Rizal speaks of “the divine flame of thought,” further asserting that poverty is futile in suppressing the Filipino people. Not to be pessimistic, but I’d say poverty has held us back, and on a large scale. In our generation’s experience, rational discourse is easily overcome by the apathy or anger of millions of impoverished Filipinos, who just want peace and their daily bread. That said, our author isn’t all sparkling eyes — he issues his “prediction.”
We all know what happened: Himagsikan. Revolución.
The essay’s title is clickbait; it’s less a prediction than a barely veiled ultimatum. Rizal is warning European society that unless things change for the better, there will be a bid for independence. Like Cassandra, he was unheard, and many of his contemporaries would choose to take up arms — or spend the remainder of their lives away from their homeland.
“Since it is necessary to grant six million Filipinos their rights, so that they may be in fact Spaniards, let the government grant these rights freely and spontaneously, without damaging reservations, without irritating mistrust. We shall never tire of repeating this while a ray of hope is left us…”“The Philippines a Century Hence” by José Rizal
Later, Rizal would pen his strong disapproval for the 1896 uprising, decrying it as “criminal” and “plotted behind my back.” The Katipuneros had used his name as a passcode and a battle-cry, implicating him in a violent uprising he had not approved of. In this, Rizal shared the fate of his fictional character Crisostomo Ibarra, whose peaceful attempts at minor reforms won the hearts of the rebels and earned the wrath of the friars.
The National Hero that Never Was
José Rizal’s preference for gentle diplomacy was, in some ways, futile. There were results, just not as peaceful as he’d hoped for. In both his novels, he had made references to “The pen is mightier than the sword,” a line from the 19th century play, Cardinal Richelieu. Indeed, the fact that he ended up receiving more than the full weight of the law meant that his words had struck and stung.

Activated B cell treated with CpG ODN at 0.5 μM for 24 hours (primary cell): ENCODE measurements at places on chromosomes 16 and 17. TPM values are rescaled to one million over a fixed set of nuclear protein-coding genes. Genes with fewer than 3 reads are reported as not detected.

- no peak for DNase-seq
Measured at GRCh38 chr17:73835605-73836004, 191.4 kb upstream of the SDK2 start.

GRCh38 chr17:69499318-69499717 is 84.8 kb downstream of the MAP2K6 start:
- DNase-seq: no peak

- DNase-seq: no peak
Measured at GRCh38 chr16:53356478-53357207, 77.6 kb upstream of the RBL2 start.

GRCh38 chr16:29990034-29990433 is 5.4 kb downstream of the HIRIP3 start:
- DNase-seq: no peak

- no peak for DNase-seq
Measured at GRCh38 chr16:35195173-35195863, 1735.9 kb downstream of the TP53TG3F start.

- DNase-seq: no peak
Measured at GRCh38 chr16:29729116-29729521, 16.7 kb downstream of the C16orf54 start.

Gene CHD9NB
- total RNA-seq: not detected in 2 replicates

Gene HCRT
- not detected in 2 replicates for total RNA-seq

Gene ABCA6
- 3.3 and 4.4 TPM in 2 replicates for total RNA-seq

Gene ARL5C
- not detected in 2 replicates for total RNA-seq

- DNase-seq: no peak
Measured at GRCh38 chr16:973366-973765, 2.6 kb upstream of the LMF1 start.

The revolution did not exactly liberate the Philippines. Spain, already struggling to maintain power over both Cuba and the Philippines, found itself at war with the United States. In the 1898 Treaty of Paris, Spain ceded the ownership of the Philippines to the U.S. for $20 million, a nominal fee for the existing infrastructure in the country. The conquerors simply changed uniforms.
Perhaps as consolation to patriotic sensibilities, the U.S. government promptly declared as heroes many who died in the revolution — even those who fought against the Americans themselves. As a result, generations of Filipinos have grown up with a very mixed assortment of “heroes” from the end of the 19th century. José Rizal was particularly lauded, possibly because he was the least violent example available. Thanks to William Howard Taft and decades of uncorrected textbooks, many of us think of José Rizal as our “national hero” — when he is not (because there is no official, national hero).
The Fruits of the Propaganda Movement
La Solidaridad called for political reforms and equal opportunities — not total independence. Its founders and contributors, however, eventually found themselves caught in the whirlwind end of an era. Fueled by centuries of oppression, the Propaganda Movement saw its final form in the radical Katipunan.
Many of the original ilustrados died in battle or in exile, though some lived to wield a measure of political power well into the mid-20th century. As for Rizal, despite his many heartfelt assertions that the Philippines would be better off remaining a Spanish colony, he would be executed for rebellion.
It’s hard to imagine the same fate for today’s erudite bourgeoisie. Generations of experience have informed the average Filipino that a bloody fate awaits the patriotic loudmouth. But if the tide of history is changing once again, it may very well be that another time for heroes is upon us — whatever we mean by “heroes.”